The first order of business for the coach is to identify players within the team who may have special qualities enabling them to strike a ball accurately in a set-piece situation. One important quality to identify is the ability to bend a ball around or over a wall. Ideally, your team would feature a left-footed and a right-footed player with the same type of capabilities. Every effort should be made to identify these players and encourage them to further develop this set of skills. Repetition is critical here, and much of it will have to be carried out in individual work away from team training. Players should be encouraged to stay after training or come out on their own and work with the aid of an artificial wall and some goalkeepers in order to get the number of repetitions and quality of practice necessary to become proficient.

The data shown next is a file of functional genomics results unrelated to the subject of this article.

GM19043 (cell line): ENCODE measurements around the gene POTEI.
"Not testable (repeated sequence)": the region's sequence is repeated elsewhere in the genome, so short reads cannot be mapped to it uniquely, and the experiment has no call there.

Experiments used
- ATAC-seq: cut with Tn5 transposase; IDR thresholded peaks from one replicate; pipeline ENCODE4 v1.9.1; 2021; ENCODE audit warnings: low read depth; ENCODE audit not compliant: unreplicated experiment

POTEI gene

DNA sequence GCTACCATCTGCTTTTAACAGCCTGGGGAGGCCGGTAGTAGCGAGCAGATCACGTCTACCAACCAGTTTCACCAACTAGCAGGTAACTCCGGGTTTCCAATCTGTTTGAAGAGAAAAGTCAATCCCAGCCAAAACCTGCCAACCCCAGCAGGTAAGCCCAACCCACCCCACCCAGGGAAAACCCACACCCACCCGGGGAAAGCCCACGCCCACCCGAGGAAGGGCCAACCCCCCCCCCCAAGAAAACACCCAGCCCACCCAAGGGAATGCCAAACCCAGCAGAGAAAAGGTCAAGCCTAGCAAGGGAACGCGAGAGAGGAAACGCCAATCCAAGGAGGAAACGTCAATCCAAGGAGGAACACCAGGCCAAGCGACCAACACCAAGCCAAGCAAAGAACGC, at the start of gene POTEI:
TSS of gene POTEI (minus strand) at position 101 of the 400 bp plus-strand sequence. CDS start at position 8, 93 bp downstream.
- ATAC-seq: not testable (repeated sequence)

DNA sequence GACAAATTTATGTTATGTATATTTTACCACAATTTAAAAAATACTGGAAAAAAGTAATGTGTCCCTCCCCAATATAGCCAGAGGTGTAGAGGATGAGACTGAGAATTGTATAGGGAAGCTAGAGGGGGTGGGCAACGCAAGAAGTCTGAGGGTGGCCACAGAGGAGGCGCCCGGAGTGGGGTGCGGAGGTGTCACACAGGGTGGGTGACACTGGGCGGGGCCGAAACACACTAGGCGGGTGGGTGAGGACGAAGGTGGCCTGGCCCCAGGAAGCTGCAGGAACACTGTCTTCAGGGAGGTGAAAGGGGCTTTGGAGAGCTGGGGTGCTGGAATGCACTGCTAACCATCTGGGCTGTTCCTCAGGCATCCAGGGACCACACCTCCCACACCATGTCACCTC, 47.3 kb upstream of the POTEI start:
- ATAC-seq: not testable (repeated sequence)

It is ideal to have a good right-footed and a good left-footed player involved in each free-kick situation over the ball. This creates an unsettled picture for the goalkeeper, who might expect a bending or dipping ball from either player, freezing him in position and preventing him from anticipating the flight of the ball.
Other specialists might include skilled headers of the ball, in many cases the center backs. They also need to spend extra time outside of team practice developing their timing and confidence in finishing chances that come to them.
Taking these concepts into consideration, we have developed a set-piece alignment at USC and used it successfully for many years, creating many variations of it. The setup allows for a balanced approach with many options. See figure 11.1 for an example of this alignment.
In this alignment, the space represented by the shaded area in the diagram is critical to the selection of the proper set piece. The closer the ball is positioned to the goal, the more important it is to get a shot or a one-touch-and-hit shot off. These options include the following.